Saturday, 26th September 2020

Paul Spencer Sochaczewski

Unusual critters

Posted on 05. Apr, 2017 by in Alfred Russel Wallace

Some intriguing Southeast Asian critters inspired by Alfred Russel Wallace’s The Malay Archipelago

Alfred Russel Wallace (1823-1912) explored Southeast Asia for eight years in the mid-19th century, collecting some 125,000 specimens which included thousands of new species. His observations, compiled in his classic The Malay Archipelago, contributed to the fields of biology, evolutionary theory, geology, ecology, nature conservation, and human rights.

I’ve compiled several unusual/endangered/important life forms of Southeast Asia. All relate, directly or indirectly, to Wallace’s collections and interests.


Homo corruptus/Homo cojones

Homo corruptus
Abdul Taib Mahmud

Homo cojones
Peter Kallang







The Dynamic Duo responsible for nature destruction/nature conservation in the Malay Archipelago.  On the one side are the power brokers (Homo corruptus) who control what happens in their nations.  Homo corruptus, a powerful minority, are well-educated, wear tasteful clothing, adhere to the national religion, speak the national language, are healthy, live in cities, grow and eat wet rice as opposed to hill rice, and have access to global communications (their children are likely to be able to name all the players on Manchester United). In a form of brown-brown colonialism they are responsible for perceiving the people and nature of the rainforests as “lesser” and “savage” — landscapes and people who should be “civilized” as part of a manifest destiny. And if Homo corruptus can make a fortune out of such conquering, well good for them. See Abdul Taib bin Mahmud of Sarawak.

In the opposite corner are Homo cojones, the people with guts and ethics who run conservation and human rights NGOs, man protest sites (see Penan tribe, below), and aren’t afraid to speak out, in spite of the risks of arrest, and other punishments.  People such as  Bill Kayong, who was killed for his beliefs, and Peter Kallang, both of Sarawak.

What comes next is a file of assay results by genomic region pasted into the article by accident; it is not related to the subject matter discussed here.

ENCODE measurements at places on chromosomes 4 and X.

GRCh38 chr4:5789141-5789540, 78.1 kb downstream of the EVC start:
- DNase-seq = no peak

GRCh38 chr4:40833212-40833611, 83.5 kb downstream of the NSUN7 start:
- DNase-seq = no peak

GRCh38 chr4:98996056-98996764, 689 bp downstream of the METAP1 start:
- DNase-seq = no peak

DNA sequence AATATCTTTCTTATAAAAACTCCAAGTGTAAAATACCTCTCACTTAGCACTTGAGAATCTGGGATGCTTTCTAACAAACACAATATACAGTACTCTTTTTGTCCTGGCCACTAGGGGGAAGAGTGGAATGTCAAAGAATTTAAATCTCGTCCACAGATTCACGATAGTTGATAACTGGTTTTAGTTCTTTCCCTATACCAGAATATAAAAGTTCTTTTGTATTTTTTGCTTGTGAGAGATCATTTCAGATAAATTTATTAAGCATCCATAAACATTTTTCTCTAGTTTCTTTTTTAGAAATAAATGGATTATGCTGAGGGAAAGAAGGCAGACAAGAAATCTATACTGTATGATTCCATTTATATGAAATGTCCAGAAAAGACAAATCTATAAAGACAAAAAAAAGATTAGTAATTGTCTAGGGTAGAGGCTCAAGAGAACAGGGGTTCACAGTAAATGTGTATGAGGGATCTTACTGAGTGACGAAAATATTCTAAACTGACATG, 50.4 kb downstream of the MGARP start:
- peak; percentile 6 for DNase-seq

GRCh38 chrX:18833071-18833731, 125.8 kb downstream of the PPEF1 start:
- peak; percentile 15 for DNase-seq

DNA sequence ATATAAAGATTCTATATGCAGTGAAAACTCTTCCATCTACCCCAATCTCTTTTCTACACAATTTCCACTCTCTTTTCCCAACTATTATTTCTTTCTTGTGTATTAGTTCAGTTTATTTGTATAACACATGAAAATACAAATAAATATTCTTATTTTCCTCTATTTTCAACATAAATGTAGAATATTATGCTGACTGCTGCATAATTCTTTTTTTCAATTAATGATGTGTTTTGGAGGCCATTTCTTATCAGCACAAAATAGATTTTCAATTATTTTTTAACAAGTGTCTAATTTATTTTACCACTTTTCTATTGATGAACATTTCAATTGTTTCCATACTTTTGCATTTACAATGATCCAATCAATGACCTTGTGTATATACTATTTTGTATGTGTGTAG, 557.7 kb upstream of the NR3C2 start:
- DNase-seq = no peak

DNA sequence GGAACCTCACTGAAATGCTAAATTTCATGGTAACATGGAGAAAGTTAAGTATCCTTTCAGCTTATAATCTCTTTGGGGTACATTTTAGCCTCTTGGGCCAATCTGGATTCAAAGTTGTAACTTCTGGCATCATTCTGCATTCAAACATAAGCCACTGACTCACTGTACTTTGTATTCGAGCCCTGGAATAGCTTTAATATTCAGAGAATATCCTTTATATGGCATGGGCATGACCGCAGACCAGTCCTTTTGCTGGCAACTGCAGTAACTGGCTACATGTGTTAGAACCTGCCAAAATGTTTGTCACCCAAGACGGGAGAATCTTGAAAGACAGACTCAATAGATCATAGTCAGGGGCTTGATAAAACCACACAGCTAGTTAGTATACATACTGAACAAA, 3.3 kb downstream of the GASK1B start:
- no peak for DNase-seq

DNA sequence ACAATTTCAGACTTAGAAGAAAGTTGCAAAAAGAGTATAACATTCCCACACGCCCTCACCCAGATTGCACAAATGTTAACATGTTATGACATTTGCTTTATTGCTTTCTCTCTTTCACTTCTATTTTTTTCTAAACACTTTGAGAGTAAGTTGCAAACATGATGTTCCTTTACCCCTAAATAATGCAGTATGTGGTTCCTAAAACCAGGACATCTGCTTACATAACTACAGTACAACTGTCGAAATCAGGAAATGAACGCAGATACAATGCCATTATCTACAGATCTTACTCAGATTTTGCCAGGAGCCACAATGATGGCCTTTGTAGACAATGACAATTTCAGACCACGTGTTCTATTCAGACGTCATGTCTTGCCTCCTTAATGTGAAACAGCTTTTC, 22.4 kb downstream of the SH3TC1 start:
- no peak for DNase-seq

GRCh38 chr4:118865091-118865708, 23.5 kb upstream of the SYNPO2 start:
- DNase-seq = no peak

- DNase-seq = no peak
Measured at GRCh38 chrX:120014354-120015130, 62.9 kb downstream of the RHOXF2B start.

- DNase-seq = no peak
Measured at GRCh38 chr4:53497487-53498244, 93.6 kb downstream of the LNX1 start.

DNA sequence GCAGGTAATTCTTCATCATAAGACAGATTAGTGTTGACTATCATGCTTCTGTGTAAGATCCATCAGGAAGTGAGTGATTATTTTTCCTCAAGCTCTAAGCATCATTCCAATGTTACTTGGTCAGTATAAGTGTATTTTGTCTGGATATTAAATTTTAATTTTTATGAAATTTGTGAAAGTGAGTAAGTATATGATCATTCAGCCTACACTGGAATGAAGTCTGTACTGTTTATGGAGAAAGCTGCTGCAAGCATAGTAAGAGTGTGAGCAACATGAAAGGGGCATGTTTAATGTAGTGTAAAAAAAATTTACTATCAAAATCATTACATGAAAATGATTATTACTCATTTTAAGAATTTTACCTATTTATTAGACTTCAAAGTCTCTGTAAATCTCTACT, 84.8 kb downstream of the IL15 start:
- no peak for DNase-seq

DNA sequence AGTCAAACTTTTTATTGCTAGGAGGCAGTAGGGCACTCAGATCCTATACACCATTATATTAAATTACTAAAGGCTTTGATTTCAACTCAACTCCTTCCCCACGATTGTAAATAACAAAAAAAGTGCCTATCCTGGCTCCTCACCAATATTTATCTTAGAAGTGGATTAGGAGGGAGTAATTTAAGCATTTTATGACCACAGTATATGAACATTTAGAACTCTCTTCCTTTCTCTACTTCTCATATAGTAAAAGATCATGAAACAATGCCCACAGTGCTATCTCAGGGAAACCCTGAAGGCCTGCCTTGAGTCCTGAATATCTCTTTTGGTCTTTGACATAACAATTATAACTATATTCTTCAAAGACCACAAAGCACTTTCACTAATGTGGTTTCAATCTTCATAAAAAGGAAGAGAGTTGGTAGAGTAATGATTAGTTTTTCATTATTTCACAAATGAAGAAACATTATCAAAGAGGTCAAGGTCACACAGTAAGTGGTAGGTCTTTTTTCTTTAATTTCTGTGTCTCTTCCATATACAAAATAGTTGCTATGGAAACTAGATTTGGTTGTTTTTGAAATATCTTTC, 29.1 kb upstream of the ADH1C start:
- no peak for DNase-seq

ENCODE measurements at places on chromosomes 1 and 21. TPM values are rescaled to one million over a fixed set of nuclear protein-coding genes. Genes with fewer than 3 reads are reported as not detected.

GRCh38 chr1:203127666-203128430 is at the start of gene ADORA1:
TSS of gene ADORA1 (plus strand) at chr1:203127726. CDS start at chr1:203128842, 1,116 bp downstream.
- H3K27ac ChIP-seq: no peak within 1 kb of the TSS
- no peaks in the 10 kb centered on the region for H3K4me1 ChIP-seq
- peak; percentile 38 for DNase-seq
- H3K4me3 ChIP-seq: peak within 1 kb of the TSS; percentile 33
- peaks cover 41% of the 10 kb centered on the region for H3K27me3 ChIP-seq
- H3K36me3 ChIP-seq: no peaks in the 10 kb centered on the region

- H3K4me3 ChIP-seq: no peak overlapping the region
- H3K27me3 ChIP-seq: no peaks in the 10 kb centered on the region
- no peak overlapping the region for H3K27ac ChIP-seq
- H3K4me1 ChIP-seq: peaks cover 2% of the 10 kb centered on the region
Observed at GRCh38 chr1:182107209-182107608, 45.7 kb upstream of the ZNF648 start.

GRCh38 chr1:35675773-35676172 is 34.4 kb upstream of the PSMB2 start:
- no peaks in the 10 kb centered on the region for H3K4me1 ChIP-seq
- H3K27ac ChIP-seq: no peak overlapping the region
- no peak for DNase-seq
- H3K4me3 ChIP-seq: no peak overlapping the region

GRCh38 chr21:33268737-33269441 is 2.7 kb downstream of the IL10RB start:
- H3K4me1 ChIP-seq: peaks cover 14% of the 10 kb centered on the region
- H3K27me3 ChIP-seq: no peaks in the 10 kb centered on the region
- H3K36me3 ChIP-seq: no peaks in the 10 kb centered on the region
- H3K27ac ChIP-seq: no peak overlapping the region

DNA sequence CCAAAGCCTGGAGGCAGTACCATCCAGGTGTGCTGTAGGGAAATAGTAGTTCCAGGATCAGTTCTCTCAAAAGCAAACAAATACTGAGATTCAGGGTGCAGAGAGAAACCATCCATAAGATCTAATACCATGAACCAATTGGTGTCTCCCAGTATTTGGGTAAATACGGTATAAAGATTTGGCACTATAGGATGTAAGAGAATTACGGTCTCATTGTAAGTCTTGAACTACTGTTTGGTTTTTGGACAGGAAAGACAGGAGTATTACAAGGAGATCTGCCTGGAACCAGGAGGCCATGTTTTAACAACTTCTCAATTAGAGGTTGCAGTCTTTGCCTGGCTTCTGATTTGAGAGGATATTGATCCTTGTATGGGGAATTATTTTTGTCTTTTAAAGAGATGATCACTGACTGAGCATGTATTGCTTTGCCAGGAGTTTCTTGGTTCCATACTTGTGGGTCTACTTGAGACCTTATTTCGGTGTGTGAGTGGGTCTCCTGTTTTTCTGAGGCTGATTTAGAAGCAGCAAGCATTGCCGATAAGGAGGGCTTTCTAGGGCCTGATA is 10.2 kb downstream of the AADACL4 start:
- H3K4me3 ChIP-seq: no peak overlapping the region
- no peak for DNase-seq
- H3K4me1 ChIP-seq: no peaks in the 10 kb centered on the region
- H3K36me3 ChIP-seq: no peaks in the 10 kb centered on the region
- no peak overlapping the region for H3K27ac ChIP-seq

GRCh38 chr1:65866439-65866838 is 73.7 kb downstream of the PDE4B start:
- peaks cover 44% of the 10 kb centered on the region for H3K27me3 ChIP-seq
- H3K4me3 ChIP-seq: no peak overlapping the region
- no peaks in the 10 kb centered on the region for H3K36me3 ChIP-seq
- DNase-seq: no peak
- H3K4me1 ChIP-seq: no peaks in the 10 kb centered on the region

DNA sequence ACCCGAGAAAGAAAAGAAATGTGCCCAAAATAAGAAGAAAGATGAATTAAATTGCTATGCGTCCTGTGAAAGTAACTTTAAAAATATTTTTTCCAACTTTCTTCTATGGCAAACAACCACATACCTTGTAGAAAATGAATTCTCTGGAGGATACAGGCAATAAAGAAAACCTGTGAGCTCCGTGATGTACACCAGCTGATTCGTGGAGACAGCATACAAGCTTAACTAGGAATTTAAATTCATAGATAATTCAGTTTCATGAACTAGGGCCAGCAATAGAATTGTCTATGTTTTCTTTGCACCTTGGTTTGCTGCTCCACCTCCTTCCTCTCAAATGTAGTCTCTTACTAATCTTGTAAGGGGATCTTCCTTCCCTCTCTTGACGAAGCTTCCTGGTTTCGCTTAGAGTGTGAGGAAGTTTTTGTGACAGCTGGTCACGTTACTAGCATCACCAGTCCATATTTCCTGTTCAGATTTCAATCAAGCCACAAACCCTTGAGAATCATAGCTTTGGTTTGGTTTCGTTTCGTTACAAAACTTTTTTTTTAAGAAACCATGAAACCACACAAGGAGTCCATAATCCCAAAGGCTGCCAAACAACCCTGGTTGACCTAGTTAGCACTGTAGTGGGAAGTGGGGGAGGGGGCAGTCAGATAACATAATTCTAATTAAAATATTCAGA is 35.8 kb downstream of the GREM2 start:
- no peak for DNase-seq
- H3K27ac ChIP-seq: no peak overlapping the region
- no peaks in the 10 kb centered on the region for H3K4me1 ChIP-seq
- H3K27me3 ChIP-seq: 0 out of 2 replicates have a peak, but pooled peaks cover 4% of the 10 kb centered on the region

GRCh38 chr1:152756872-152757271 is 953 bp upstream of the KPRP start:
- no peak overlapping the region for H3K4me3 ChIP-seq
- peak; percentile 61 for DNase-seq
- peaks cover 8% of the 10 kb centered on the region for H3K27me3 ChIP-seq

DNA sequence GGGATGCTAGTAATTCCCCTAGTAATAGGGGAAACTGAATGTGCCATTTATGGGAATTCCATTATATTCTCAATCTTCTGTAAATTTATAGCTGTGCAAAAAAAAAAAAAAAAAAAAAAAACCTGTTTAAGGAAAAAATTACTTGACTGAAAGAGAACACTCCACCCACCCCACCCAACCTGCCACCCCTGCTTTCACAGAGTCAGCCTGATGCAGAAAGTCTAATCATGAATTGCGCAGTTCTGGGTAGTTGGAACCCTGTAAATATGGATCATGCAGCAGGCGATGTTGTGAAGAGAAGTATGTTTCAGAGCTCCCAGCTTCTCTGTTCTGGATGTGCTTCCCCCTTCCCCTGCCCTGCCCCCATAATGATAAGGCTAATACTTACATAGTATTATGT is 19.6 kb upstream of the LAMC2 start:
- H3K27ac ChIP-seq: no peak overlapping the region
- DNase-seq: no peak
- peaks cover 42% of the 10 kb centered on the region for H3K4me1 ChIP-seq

Penan tribe

Penan man, Sarawak.


The Penans are an ethnic group numbering around 16,000 people, who live primarily in the rainforests of the Malaysian state of Sarawak, on the island of Borneo.

Although there are other, larger and better educated (at least in a formal sense) tribal groups in Sarawak, the Penans have become the poster people to illustrate the destruction of the rainforest and its resident people and wildlife. In recent years they have become more sophisticated and aggressive in fighting for their homelands.


Borneo orangutan
Pongo pygmaeus

Borneo orangutan. Photo: Jeff McNeely


One of man’s closest relatives; we share some 97% of DNA with these great red apes.

The Borneo orangutan, like it’s Sumatran cousin, is a critically endangered species; deforestation, palm oil plantations and hunting pose a serious threat to its continued existence.

But let’s put biology and conservation aside.  To spend time quality time with an orangutan is one of life’s greatest joys.  They are tactile (oh, that long red hair),  strong, curious, selfish, and sometimes act like people, with all that statement implies about conflicting behaviors.  Some so-called rehabilitant orangutans walk both sides of the human-ape boundary. We anthropomorphize them — it’s hard not to.  As Malcom McDonald, former governor general of Colonial Malaya and Borneo, noted: “these members of the order Primates contemplate you, when you meet them, with melancholy eyes, as if they had just read Darwin’s The Origin of Species and were painfully aware of being your poor relations who have not done so well in life.”


Rajah Brooke birdwing butterfly
Trogonoptera brookiana

Rajah Brooke birdwing, Sarawak.


Rajah Brooke’s birdwing is a protected species, listed under Appendix II of CITES, meaning that international export is restricted to people who have been granted a permit.

Besides its beauty (striking green and black) and size, this butterfly has the distinction of being collected by Alfred Russel Wallace, who named the butterfly after Rajah James Brooke, the first white rajah of Borneo.

Brooke invited Wallace to Sarawak (now a Malaysian state on the island of Borneo).  During his eighteen months in Sarawak Wallace collected thousands of specimens, shot and pickled seventeen orangutans (and wrote eloquently about his relationship with the animals), and developed the Sarawak Law, the precursor to his Ternate Paper in which Wallace detailed his theory of evolution by natural selection.